California, Australia on the new frontier of conservation

By Nicholas Nehamas

Massive marine parks are the new new thing in the world of environmental conservation.

Last week, California established a marine park off the coast of San Francisco, creating a chain of protected underwater sanctuaries that will stretch from Oregon to Mexico. The San Francisco Chronicle reports the reserve is “the first statewide network of underwater parks in the United States.” Fishing will now be banned or restricted in 13 percent of the state’s waters.

A tourist swims on the Great Barrier Reef. The coral reef, which is one of Australia’s most popular tourist attractions, is under threat from record temperatures, overfishing and pollution. (Reuters)

Bigger Down Under

But Australia has the Golden State beat. Yesterday, the government there announced that it plans to create what will become the world’s largest network of marine parks, covering approximately 1.2 million square miles of water, an area as big as India.

That’s a lot bigger than the previous record holder, a series of Pacific reserves created in 2009 by President George W. Bush.

Two of Australia’s national treasures, the Coral Sea and the Great Barrier Reef, fall under the new sanctuary’s protection. Environment minister Tony Burke said fishing and mineral exploration will be restricted in more than a third of Australia’s waters. You can view an interactive map of the project here.

The announcement came a week before he and Prime Minister Julia Gillard plan to attend a UN conference on sustainable development in Brazil.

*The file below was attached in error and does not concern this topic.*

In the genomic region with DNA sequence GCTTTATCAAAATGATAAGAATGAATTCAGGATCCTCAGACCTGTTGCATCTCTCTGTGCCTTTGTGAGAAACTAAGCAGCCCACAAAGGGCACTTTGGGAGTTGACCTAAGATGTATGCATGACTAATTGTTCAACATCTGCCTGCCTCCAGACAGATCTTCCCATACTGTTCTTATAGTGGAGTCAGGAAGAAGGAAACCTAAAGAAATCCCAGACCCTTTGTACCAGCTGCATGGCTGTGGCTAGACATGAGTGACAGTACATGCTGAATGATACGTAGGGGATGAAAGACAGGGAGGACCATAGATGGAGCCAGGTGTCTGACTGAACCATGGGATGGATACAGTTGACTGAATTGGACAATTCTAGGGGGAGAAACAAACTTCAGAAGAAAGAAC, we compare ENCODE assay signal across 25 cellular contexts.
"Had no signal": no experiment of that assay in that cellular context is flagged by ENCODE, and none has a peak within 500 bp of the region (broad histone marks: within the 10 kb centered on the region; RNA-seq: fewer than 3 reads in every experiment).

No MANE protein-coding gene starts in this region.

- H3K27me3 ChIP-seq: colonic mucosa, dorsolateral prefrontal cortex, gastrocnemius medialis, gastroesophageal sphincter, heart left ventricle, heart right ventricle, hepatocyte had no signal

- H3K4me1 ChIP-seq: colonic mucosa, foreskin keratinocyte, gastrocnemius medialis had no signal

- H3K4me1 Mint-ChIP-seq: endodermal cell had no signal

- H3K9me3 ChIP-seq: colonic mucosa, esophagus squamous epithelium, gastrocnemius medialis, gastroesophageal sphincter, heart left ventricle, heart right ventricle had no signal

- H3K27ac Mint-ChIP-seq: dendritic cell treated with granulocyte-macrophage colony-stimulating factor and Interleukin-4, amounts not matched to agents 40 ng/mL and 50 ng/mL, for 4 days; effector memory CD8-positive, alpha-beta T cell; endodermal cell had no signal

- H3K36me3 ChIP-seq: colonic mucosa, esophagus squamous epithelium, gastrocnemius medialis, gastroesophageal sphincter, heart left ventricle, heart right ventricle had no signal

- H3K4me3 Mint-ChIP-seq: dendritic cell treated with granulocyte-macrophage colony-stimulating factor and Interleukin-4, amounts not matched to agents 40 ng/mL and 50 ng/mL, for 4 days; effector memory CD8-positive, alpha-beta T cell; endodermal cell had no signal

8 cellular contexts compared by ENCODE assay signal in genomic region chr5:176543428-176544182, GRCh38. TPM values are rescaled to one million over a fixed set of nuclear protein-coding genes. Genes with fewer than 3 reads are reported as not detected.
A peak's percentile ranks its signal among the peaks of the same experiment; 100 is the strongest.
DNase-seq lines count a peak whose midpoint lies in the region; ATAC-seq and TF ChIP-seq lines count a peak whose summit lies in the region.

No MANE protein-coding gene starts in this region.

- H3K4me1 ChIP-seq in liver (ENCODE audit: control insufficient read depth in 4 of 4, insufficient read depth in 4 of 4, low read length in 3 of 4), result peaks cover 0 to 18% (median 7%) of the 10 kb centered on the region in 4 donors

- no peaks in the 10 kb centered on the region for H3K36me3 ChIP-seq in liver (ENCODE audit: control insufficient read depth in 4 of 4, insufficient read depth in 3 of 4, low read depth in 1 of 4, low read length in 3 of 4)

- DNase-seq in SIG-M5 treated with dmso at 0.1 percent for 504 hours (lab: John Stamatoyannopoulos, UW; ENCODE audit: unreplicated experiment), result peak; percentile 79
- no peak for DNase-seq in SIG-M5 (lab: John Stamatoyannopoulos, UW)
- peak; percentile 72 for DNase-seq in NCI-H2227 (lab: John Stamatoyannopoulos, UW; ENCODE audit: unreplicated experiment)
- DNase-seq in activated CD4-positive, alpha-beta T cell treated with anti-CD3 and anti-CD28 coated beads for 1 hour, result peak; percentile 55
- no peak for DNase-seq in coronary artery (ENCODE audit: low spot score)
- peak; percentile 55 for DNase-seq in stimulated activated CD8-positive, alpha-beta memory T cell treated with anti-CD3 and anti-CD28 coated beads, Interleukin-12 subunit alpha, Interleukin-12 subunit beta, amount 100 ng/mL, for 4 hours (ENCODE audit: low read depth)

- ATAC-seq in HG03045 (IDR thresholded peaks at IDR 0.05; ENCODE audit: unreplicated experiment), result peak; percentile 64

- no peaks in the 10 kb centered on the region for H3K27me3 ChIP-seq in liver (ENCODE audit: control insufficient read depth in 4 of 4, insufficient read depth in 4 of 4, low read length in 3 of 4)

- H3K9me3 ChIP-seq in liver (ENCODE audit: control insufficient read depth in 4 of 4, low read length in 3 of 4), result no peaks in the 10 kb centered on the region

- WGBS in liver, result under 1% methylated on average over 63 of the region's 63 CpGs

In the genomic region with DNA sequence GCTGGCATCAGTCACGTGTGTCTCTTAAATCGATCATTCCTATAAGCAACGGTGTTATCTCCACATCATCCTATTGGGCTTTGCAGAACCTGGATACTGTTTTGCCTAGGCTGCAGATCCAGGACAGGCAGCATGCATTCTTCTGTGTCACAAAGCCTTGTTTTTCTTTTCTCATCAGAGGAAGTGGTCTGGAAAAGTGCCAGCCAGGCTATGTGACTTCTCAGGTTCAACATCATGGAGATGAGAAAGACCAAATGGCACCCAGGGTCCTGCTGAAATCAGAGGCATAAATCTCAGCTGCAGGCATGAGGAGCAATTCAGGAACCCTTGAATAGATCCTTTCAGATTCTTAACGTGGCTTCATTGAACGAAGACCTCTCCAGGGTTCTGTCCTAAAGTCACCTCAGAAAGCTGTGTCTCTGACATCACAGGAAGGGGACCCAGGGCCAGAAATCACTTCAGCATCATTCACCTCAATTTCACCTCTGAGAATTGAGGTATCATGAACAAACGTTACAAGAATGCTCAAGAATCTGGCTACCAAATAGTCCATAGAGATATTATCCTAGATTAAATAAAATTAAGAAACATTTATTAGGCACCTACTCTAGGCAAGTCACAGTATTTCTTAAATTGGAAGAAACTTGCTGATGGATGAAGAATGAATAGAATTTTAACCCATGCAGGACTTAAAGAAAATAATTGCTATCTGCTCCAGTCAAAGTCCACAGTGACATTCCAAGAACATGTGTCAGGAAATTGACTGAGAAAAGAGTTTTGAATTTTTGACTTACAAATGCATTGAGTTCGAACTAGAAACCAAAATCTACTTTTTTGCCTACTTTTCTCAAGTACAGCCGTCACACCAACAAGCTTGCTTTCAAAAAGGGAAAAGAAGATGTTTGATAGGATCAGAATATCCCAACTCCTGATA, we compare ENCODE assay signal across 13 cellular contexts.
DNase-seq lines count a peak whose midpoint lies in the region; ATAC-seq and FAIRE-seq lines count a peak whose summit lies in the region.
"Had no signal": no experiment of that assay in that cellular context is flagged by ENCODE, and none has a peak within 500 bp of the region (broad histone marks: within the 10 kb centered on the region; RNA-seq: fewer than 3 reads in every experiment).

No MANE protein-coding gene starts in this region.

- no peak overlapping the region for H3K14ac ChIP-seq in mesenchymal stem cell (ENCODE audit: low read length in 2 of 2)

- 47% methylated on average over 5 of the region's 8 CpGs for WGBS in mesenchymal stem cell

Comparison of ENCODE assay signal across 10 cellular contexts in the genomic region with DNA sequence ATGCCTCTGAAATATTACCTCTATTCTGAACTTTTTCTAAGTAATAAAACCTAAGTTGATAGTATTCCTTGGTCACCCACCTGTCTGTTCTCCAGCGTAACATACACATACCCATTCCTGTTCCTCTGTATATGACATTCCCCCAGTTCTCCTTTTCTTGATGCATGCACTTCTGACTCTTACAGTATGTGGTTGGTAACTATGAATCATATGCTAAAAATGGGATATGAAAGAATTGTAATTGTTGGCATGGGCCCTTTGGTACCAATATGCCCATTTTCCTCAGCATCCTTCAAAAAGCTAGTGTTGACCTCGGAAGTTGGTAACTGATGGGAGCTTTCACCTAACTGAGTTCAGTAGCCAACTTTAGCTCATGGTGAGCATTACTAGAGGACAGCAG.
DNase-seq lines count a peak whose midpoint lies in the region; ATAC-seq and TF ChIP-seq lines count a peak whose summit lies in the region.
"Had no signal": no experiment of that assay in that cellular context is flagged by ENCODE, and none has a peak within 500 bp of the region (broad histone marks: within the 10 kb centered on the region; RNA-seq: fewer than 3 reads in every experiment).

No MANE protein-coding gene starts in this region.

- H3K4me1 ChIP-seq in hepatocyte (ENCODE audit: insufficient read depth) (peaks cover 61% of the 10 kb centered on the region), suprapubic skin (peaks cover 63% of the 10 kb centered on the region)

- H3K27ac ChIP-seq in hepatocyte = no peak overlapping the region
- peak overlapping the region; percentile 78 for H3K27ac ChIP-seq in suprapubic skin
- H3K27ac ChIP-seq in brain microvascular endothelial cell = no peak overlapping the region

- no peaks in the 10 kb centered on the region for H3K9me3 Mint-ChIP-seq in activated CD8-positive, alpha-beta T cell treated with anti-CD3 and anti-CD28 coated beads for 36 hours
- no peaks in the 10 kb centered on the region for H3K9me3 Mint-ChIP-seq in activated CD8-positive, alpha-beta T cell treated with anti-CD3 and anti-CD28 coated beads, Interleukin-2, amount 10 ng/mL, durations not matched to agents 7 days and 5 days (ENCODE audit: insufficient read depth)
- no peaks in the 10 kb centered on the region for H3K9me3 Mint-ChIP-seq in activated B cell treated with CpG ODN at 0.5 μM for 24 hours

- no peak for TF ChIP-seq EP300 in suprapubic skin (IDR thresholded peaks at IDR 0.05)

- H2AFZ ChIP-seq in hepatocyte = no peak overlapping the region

You can’t please ‘em all

What struck Latitude News was how different reactions to the projects have been in Australia and California. Down under, it seems, no one is happy. Environmentalists contend that the new system does not go far enough in preventing overfishing or protecting vulnerable marine environments. Critics say the sanctuaries appear to have been deliberately drawn around oil and natural gas reserves.

Meanwhile, fishing groups are outraged. They claim the new parks will cost their industry 36,000 jobs and $4.01 billion. The government has promised a $100.3 million compensation package. But the fisherman don’t think that will be enough. “Tony Burke’s just single-handedly lost the [next] election for the Gillard government,” said Dean Logan, a prominent industry executive, to The Herald Sun.

Do Australians care about the environment?

Logan might well be right. A 2010 poll showed that the percentage of Australians who believe in climate change had dropped by ten percent since 2008. Furthermore, a 2006 government study shows that the percentage of Australians who were concerned about the environment was at its lowest point since 1992.

Compromise wins out in Cali

In California, however, the reaction has been more muted, even harmonious. Conservation groups praised the decision as a boon for marine life and tourists. American Indians were pleased that the state reversed course and allowed the tribes to maintain their ancestral fishing rights.

Sardines lie dead in a harbor near Los Angeles in March 2011. The fish were believed to have been killed by a toxic algae bloom. Although algae blooms are a natural phenomenon, they are made more severe by pollution. (Reuters)

The Los Angeles Times reports that the new regulations “drew a round of applause” after being passed at a public meeting in Eureka. The newspaper writes that the moment was “an indication of the unusual level of consensus reached by fishing groups, environmentalists and tribal leaders.”

The future isn’t bright

But will it be all for naught? Cuts to the federal budget have meant that America’s national park system is struggling badly. While Yosemite is okay — for now — California plans to close fifty-four state parks this summer.

Straight to the Source